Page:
What should be a joyous and exciting time for soon-to-be parents can sometimes take a turn for the worse if the mother develops a blood-pressure related condition called preeclampsia. Globally, preeclampsia and other related disorders of pregnancy are a leading cause of maternal and infant illness and death.
Because little is known about the extent of the health and cost burden of preeclampsia in the United States, a team of researchers including senior investigator Anupam B. Jena, MD, PhD, a physician in the Department of Medicine at Massachusetts General Hospital, sought to quantify preeclampsia’s impact.
The study, published in the American Journal of Obstetrics and Gynecology, found that preeclampsia results in billions of additional healthcare costs and can increase the short- and long-term health risks for mother and baby, underscoring the need to do more to understand the disorder and prevent it from occurring.
Here are five things to know:
Preeclampsia is a condition that only occurs during pregnancy and postpartum and can lead to serious, even fatal, complications for both the mother and the unborn baby. It is characterized by high blood pressure and usually begins after 20 weeks of pregnancy (in the late 2nd or 3rd trimesters) and up to six weeks after delivery. Symptoms include protein in the urine, swelling, sudden weight gain, and headaches; however, some women with rapidly advancing disease report few symptoms. Preeclampsia can’t be reversed and currently, the only “cure” for preeclampsia is delivery of the baby.
Driven in part by older maternal age and greater obesity, rates of preeclampsia are rising rapidly. Since 1980, cases have increased steadily from 2.4% to about 5% today. “From an epidemiologic perspective, preeclampsia is growing at a rate more rapid than diabetes, heart disease, Alzheimer’s disease, obesity, and chronic kidney disease — diseases for which substantial research and treatment funding have been allocated,” says Jena. Although preeclampsia has affected pregnant women for many years, the true cause remains unknown.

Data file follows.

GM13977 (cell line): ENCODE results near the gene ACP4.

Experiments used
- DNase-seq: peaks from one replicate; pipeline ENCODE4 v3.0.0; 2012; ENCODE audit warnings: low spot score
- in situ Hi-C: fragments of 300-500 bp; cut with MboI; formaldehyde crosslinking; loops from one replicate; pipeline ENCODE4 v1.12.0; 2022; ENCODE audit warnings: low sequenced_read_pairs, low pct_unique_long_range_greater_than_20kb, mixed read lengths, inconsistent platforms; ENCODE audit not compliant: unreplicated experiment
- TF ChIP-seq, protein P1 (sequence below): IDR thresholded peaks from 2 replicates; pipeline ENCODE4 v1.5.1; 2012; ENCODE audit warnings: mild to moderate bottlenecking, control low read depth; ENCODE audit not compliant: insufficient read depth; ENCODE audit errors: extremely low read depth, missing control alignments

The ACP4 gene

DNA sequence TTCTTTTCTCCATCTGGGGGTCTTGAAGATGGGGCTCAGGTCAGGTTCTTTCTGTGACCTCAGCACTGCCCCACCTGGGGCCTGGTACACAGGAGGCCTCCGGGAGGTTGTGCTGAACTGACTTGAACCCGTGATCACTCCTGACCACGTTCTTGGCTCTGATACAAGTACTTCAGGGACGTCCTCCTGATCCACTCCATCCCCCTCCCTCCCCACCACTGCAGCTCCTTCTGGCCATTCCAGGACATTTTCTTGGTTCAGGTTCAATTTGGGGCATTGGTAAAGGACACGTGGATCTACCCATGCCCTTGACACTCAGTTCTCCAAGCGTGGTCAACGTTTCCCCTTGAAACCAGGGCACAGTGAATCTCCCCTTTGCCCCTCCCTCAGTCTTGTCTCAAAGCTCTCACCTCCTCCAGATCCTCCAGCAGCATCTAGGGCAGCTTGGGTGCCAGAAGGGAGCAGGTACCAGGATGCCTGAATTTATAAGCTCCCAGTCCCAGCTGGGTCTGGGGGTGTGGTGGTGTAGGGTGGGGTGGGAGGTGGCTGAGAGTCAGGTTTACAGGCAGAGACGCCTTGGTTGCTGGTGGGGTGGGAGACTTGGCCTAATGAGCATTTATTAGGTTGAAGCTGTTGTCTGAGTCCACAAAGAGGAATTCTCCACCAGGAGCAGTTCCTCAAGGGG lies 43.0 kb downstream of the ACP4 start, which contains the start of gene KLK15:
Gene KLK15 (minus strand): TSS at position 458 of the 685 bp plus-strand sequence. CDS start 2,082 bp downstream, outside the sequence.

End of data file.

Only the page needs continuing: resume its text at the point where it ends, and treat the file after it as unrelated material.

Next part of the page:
Women affected by preeclampsia are at an increased long-term risk for cardiovascular diseases, such as heart attacks and hypertension, and liver or kidney failure in the years and decades after delivery. When preeclampsia causes the blood vessels to constrict and reduce blood flow to vital organs including the uterus, it can also cause short- and long-term health complications for the baby including low birth weight, and cerebral palsy, epilepsy, blindness and deafness later in life. In addition, the baby may suffer the effects of prematurity if delivered early.
Taking into account the level of care needed to treat mothers and babies affected by the condition, Jena and the research team calculated that the cost of preeclampsia within the first 12 months after birth is $2.18 billion in the United States ($1.03 billion for mothers and $1.15 billion for infants). Considering the short- and long-term health risks associated with preeclampsia for both the mother and the baby, this number is only a mere minimum estimate of the total economic and health burden imposed by the condition.
“This new research underscores the urgent need to continue research into its causes and to implement strategies that may help women manage this condition,” commented William Callaghan, MD, chief of Maternal and Infant Health Branch at the Centers for Disease Control and Prevention (CDC).
About the Mass General Research Institute
Massachusetts General Hospital is home to the largest hospital-based research program in the United States. Our researchers work side-by-side with physicians to develop innovative new ways to diagnose, treat and prevent disease.
Support our research